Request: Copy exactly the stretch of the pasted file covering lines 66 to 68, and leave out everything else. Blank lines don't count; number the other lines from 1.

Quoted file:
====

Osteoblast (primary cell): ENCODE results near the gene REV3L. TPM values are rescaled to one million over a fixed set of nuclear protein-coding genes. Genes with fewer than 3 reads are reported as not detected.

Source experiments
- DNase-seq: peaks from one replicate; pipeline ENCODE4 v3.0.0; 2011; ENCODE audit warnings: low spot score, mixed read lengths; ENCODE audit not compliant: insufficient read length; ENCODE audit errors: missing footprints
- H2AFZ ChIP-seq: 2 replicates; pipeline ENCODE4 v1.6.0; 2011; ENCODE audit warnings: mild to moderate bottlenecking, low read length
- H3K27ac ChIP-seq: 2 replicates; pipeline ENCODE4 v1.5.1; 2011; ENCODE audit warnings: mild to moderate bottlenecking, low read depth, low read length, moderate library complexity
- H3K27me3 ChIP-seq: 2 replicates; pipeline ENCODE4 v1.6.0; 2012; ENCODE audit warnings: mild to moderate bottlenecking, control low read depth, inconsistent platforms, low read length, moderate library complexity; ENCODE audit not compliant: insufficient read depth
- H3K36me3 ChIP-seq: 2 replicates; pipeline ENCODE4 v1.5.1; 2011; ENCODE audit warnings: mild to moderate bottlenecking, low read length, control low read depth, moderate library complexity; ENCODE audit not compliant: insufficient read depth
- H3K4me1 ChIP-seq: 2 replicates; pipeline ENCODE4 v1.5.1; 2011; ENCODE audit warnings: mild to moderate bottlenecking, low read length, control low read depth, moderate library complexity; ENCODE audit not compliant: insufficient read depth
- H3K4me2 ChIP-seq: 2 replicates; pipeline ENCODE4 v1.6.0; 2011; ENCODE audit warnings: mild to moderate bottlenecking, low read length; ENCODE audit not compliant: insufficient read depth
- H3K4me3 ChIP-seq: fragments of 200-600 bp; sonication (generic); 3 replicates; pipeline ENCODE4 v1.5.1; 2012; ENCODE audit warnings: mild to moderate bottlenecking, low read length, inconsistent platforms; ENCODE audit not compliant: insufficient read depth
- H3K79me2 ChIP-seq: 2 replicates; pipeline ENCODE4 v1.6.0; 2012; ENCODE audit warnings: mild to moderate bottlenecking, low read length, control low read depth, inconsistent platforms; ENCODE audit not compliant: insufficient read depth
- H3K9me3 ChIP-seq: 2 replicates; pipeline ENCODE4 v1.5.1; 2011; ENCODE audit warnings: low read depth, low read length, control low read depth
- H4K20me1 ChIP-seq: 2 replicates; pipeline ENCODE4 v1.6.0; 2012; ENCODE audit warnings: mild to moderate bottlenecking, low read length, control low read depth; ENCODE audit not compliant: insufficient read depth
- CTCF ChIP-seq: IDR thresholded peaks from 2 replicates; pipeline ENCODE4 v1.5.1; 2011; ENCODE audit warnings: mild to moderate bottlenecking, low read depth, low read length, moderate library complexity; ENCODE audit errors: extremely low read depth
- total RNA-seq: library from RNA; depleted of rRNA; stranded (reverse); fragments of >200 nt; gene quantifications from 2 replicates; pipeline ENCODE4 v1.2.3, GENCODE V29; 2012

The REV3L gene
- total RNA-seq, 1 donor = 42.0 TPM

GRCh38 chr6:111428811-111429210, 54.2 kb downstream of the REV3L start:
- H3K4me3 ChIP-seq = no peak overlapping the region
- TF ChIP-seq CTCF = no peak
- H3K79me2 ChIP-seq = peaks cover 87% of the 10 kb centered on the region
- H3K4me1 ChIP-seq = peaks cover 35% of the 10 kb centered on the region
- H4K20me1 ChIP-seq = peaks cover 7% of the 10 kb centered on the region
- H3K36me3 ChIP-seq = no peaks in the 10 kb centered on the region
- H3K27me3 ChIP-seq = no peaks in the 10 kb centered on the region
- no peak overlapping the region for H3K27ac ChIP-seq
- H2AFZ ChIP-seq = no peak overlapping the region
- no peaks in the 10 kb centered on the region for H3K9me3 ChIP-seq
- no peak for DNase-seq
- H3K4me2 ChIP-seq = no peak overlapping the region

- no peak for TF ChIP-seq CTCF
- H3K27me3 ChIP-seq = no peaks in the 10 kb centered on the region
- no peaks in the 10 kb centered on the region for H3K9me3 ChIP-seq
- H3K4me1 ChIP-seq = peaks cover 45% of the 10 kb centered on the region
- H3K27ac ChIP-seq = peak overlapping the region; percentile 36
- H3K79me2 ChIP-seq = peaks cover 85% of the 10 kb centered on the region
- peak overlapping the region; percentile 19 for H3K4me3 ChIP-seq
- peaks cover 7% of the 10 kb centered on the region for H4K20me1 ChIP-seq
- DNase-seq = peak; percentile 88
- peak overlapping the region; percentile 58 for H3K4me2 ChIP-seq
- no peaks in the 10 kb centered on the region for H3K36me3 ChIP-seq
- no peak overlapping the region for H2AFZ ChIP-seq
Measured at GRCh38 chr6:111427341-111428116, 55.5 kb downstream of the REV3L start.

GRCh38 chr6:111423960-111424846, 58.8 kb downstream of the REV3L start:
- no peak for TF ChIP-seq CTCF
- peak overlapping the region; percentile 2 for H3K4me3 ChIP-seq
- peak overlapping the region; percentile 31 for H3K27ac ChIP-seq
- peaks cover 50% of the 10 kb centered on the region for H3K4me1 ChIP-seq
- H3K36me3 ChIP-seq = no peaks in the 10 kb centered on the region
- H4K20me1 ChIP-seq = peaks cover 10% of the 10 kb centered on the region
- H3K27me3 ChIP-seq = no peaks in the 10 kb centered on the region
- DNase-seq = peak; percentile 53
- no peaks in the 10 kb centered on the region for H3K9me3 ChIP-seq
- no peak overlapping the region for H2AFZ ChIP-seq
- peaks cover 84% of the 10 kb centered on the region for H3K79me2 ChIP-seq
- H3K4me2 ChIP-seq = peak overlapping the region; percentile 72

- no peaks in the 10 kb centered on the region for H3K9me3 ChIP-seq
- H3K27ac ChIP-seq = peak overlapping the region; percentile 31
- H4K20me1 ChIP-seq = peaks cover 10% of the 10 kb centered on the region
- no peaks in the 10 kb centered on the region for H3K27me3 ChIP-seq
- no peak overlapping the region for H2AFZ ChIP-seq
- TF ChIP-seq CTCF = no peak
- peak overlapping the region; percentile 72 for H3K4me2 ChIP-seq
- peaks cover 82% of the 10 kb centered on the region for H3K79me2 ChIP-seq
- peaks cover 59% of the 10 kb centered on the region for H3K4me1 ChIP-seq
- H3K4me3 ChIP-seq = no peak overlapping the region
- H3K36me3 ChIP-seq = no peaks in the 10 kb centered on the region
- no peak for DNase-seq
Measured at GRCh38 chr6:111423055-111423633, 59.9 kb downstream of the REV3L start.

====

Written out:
- H3K4me3 ChIP-seq = no peak overlapping the region
- H3K36me3 ChIP-seq = no peaks in the 10 kb centered on the region
- no peak for DNase-seq